Other women are less offended by the presence of men. Mary Connell is 20 and left a music course in Edinburgh University to come to Greenham. Caroline Quinn from Portrush was a final year business studies stu¬dent in Coleraine Technical College when she came to Greenham two months ago. Jane Rennet is 57 and she has been living at the camp for over a year.
At Sunday's demonstration men came but mostly in backup role to run the creches and cook soup for the women. They were not invited to take part in the action.
Three miles away in the village of Newbury the camp women are not welcomed. A sign in one of the cafes reads: "Green women or their suppor¬ters not welcome here". There is one pub where they are allowed to drink, The Rockaby, run by an Irish land¬lord. In September a vigilante group of young men came out from New¬bury to attack the camp. They came at night and poured bags of maggots into the benders when the women were sleeping and threw pig shit over the tents. A badly made nail bomb was thrown into the fire at the main gate but nobody was hurt.
The green canvas tent at the main gate was full of supplies by Sunday afternoon. The demonstrators came in 400 buses, walking and in cars, bring¬ing supplies of coal, wood, Christmas cake, boxes of Tampax, blankets and fIowers.
At eight on Sunday evening the candles placed around the peri¬meter fence were burning low and most of the women were going home. The soldiers and police were weary. All through the day women had gone to talk to them, to persuade them that they'd' got it all wrong but by eight they didn't want to be persuaded by anyone, about anything anymore. An Australian woman dressed in a Black cloak, with a white painted face addressed herself to a bored soldier through the fence.
She told him she was dressed in black because she had come back from a nuclear death. Yes, she knew her face should really be painted red be¬cause that was the colour that people went after a nuclear bomb but she hadn't any red paint. Anyway - she wanted to tell him about what he was allowing to happen to the world and
how the karma of man was crumbling.
"Piss off hippy", said the bored soldier.
Two miles away at the Green Gate the women were making plans for a new attack on the fence. The day trippers had gone home. The police were murmuring among themselves about pints of lager. The soldiers were making suggestions to the few straggling protestors about possible conversion attempts in their tents .
Twenty women gathered in a bender with a mound of wire cutters in the middle. A legal observer was appointed; a woman who takes all the names of the women and contacts relatives or friends if they are arrested. Outside, the diversion team were making preparations. Things were organised; Alex and Lucy would lead the road runners. Susan would lead the attack through the woods. It was almost too organised compared to the spontaneity of the day's action.
The diversion groups would go along the fence singing, dancing, weaving peace signs in wool, annoying the soldiers while the others cut through the fence. But the road runners couldn't find the women in the woods. They lay crouched in the grass watching the sentries through the trees. It started to snow, they were getting cold. There was no sign of the women in the woods. The diversion went too far along the fence. It all got a bit boring - with the road runners waiting for the wood's women - who were wait¬ing for the diversion. The diversion had got lost.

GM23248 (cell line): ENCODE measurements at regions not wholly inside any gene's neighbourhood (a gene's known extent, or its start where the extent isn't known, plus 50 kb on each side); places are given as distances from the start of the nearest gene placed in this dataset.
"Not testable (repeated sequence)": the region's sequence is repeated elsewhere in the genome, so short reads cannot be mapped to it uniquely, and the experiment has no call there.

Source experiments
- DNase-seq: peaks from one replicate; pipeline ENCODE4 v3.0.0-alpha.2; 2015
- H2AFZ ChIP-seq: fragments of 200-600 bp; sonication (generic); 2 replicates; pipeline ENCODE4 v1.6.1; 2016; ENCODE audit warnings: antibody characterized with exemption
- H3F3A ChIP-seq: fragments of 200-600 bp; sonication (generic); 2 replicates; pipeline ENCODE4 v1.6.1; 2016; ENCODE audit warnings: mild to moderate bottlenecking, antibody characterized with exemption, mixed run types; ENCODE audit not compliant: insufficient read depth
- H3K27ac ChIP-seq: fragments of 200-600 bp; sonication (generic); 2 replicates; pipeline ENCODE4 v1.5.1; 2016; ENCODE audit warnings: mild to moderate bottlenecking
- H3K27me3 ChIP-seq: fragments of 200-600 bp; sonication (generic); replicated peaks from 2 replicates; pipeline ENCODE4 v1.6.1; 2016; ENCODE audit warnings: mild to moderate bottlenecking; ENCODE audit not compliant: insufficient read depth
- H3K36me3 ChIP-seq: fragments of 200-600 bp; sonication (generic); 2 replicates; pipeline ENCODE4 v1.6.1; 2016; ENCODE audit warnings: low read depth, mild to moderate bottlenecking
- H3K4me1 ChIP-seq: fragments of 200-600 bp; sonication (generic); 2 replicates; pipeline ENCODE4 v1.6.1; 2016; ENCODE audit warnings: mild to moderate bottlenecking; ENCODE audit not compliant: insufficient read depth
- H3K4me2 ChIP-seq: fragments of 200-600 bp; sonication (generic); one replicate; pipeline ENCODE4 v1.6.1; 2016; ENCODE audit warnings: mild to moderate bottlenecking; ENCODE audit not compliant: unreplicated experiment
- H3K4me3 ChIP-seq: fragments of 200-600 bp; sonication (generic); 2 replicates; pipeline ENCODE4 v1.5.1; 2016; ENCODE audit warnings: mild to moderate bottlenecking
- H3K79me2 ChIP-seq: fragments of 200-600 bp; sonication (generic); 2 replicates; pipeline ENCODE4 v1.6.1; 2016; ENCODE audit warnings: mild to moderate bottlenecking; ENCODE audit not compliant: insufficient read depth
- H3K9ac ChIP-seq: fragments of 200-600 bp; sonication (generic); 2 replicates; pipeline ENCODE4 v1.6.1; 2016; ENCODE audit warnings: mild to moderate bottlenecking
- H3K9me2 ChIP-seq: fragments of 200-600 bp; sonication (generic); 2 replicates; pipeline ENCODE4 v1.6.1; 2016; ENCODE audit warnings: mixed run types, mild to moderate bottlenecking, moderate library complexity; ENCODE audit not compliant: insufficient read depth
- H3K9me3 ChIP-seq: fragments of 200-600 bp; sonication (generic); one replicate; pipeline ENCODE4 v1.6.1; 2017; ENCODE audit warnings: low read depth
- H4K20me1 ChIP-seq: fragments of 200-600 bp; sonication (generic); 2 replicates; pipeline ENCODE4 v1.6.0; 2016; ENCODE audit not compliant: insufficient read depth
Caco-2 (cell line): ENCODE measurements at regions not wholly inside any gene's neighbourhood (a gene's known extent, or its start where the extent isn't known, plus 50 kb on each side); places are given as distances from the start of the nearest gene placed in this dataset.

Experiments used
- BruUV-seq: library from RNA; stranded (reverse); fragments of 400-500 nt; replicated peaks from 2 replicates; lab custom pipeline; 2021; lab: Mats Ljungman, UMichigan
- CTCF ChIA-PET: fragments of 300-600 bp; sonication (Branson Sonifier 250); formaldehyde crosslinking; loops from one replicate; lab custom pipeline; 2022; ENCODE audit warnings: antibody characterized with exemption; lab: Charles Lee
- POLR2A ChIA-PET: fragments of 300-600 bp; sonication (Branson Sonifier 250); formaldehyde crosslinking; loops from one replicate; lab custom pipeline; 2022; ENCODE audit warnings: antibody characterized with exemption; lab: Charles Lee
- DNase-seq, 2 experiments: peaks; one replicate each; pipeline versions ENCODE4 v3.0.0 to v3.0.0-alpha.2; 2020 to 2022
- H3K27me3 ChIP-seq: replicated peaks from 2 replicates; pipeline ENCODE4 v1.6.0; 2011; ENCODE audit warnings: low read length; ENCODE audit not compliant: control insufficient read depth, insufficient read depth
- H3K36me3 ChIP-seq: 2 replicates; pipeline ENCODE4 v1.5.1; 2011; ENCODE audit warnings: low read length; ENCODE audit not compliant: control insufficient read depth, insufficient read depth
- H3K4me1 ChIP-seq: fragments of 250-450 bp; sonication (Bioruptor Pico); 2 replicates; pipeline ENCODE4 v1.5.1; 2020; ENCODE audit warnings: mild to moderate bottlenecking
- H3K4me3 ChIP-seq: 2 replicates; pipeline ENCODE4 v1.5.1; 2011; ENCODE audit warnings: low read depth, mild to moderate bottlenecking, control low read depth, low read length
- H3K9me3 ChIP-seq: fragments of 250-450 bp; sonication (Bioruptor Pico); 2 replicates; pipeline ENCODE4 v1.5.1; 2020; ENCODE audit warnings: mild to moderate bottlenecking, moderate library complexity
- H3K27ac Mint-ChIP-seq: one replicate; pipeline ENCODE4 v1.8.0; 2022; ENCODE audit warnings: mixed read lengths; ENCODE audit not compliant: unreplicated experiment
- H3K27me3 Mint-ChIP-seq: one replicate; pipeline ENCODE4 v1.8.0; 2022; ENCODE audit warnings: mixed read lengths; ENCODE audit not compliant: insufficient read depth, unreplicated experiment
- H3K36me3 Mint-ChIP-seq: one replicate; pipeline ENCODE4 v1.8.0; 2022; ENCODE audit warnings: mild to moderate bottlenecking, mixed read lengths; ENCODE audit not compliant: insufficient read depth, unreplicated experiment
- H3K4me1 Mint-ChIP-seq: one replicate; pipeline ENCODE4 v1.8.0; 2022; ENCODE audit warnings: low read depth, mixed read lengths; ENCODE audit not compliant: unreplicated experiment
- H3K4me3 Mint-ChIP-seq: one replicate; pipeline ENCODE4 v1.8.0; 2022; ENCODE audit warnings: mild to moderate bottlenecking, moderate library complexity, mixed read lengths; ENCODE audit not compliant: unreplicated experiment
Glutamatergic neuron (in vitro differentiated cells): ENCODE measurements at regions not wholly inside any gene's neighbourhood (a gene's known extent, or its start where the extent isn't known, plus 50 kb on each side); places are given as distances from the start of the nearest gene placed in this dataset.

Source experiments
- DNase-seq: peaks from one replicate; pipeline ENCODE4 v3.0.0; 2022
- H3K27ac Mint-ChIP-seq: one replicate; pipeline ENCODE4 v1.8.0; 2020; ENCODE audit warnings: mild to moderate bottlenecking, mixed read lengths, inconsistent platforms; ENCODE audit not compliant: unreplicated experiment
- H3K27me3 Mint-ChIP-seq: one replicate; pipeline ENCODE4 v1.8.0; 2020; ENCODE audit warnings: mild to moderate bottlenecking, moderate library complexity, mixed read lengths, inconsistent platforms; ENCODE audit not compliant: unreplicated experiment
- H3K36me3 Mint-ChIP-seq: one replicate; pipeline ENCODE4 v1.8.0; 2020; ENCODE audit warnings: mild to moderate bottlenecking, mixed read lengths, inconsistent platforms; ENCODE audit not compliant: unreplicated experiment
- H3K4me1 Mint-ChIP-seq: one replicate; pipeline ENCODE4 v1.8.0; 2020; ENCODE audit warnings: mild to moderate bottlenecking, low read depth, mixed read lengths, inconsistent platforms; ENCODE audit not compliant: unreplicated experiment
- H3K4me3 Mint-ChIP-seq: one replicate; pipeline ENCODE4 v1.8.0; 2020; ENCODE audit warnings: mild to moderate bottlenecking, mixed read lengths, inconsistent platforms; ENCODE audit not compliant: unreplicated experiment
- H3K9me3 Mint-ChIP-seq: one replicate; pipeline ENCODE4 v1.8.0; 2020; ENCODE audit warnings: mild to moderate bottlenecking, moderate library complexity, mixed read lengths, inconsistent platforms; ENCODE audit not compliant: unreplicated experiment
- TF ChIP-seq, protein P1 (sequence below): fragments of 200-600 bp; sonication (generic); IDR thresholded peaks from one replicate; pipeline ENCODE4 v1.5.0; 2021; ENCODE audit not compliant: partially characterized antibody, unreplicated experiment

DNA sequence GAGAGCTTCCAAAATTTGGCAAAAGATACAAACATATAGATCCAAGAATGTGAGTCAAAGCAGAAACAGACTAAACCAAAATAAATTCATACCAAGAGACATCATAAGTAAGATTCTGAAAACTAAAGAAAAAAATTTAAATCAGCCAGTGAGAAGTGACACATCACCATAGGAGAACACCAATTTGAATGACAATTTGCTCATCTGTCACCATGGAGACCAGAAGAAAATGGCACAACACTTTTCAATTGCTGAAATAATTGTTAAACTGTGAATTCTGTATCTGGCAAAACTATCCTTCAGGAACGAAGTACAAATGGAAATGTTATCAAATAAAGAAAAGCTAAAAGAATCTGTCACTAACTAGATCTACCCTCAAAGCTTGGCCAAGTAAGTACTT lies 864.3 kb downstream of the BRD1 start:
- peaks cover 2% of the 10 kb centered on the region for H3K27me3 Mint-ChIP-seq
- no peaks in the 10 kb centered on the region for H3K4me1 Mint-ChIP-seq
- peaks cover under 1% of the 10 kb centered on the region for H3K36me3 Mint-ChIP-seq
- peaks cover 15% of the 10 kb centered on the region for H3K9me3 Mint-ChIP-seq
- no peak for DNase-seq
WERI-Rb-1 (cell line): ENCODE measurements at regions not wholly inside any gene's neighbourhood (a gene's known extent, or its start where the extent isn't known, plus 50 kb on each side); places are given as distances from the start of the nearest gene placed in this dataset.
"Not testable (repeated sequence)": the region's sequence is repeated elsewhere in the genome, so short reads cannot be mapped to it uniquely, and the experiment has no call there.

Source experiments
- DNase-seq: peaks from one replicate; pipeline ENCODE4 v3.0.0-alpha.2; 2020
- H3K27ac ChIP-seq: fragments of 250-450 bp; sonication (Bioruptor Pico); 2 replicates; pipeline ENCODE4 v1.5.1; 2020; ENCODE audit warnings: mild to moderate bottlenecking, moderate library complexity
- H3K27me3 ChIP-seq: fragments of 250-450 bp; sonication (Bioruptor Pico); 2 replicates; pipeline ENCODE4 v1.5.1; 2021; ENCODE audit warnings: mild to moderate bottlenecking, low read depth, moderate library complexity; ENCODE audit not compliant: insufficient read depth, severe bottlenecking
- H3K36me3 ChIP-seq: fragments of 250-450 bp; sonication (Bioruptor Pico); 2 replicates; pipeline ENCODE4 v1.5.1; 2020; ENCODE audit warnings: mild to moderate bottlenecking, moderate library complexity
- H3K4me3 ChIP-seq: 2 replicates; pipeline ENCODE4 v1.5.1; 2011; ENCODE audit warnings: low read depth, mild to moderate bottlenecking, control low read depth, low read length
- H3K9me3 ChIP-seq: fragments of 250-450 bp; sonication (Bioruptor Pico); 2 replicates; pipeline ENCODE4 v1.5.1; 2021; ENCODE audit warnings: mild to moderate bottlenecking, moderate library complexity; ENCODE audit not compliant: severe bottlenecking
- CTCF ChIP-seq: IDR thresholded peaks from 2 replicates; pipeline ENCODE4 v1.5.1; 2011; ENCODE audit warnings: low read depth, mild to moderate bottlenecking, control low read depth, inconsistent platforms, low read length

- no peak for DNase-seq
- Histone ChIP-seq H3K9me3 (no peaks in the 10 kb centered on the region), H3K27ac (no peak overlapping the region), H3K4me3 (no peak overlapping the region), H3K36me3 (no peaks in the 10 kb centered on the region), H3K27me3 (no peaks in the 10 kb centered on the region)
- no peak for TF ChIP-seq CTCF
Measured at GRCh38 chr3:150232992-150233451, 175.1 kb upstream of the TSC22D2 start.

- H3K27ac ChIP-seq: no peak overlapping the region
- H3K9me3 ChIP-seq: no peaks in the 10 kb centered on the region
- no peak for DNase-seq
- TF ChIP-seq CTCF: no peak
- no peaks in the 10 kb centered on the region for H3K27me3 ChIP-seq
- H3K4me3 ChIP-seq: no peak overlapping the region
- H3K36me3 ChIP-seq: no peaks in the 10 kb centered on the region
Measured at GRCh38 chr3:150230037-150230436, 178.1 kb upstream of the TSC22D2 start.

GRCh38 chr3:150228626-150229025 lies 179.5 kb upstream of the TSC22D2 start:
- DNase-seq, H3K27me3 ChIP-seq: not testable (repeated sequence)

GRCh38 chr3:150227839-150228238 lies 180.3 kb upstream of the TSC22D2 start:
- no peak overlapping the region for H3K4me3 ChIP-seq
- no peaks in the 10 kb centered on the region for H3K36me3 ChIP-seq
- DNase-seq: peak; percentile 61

But the Greenham women are not easily deterred. Shortly after midnight 18 women from the Green Gate cut their way into the base in a secluded wooded area of the Common. The bored soldiers who had watched all day from inside the base had had enough of the chanting women.
It was late at night; the television cameras had gone; the children with the balloons had gone home with their mothers. The soldiers picked off the women as they came through the fence and threw them onto the barbed wire. At every blow the soldiers yelled like true paratroopers going into battle. The legal observer was screaming for the police to arrest the women and take them away from the soldiers. The word spread along the fence to the main gate. It was 2am when the others arrived but by then the women were standing quietly in a group and the soldiers had encircled them with barbed wire. They sat waiting for the police. Eighteen bloodied and bruised women were brought down to be charged with criminal damage in New¬bury police station .
Newbury police station is busy these days.
Of the seventy-eight women arres¬ted by the police most were let go after questioning. But the hard core were kept. The police knew all their faces: they'd been there before many times. They would be charged again with criminal damage. If the damage is estimated to be over £200, the case can be tried in the High Court before a jury and the maximum penalty can he an unlimited fine and/or ten years in jail. More likely they will be held for 24 hours, Another charge added to their list and they will be allowed to return to the camp.
Inside the base, Lady Olga Maitland was paying a visit to the commander with a message of support from the Women and Families for Defence Group. Outside near the Green Gate, eight women gazed into the darkness at the shadows of the silos where 16 cruise missiles are stored. Each one six times more powerful than the bomb which was dropped on Hiroshima.